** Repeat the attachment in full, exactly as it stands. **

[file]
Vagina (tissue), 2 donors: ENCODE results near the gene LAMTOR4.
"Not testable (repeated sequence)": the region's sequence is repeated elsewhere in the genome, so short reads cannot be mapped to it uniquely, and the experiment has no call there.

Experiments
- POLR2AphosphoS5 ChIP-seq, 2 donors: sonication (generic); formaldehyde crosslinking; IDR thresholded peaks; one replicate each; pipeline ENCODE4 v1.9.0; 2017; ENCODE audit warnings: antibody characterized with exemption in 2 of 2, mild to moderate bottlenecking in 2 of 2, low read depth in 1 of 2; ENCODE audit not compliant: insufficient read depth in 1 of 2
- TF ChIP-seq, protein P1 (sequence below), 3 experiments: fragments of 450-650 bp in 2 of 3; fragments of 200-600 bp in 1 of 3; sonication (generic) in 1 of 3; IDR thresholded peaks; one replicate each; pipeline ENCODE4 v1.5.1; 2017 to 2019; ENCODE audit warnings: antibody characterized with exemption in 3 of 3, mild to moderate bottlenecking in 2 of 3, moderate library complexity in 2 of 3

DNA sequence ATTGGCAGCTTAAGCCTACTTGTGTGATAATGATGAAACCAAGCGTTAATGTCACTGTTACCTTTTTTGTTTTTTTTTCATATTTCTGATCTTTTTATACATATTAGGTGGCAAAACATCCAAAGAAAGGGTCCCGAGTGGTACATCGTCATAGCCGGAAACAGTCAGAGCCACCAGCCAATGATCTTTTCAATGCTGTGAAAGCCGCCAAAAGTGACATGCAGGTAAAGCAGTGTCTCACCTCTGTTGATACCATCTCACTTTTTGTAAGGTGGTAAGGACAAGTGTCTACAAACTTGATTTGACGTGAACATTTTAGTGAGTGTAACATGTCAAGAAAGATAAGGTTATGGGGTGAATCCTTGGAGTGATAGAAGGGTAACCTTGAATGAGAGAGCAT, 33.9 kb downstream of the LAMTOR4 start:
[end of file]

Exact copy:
Vagina (tissue), 2 donors: ENCODE results near the gene LAMTOR4.
"Not testable (repeated sequence)": the region's sequence is repeated elsewhere in the genome, so short reads cannot be mapped to it uniquely, and the experiment has no call there.

Experiments
- POLR2AphosphoS5 ChIP-seq, 2 donors: sonication (generic); formaldehyde crosslinking; IDR thresholded peaks; one replicate each; pipeline ENCODE4 v1.9.0; 2017; ENCODE audit warnings: antibody characterized with exemption in 2 of 2, mild to moderate bottlenecking in 2 of 2, low read depth in 1 of 2; ENCODE audit not compliant: insufficient read depth in 1 of 2
- TF ChIP-seq, protein P1 (sequence below), 3 experiments: fragments of 450-650 bp in 2 of 3; fragments of 200-600 bp in 1 of 3; sonication (generic) in 1 of 3; IDR thresholded peaks; one replicate each; pipeline ENCODE4 v1.5.1; 2017 to 2019; ENCODE audit warnings: antibody characterized with exemption in 3 of 3, mild to moderate bottlenecking in 2 of 3, moderate library complexity in 2 of 3

DNA sequence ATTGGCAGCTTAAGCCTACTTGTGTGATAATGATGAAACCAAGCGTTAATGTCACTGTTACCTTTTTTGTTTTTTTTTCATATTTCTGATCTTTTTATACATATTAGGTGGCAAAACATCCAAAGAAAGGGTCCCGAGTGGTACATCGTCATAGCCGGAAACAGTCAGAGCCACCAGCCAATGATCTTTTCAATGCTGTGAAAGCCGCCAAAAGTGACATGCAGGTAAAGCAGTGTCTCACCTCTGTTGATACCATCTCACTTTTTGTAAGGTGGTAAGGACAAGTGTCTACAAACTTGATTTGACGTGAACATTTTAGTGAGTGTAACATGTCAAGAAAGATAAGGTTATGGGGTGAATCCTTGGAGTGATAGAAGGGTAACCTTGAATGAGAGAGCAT, 33.9 kb downstream of the LAMTOR4 start: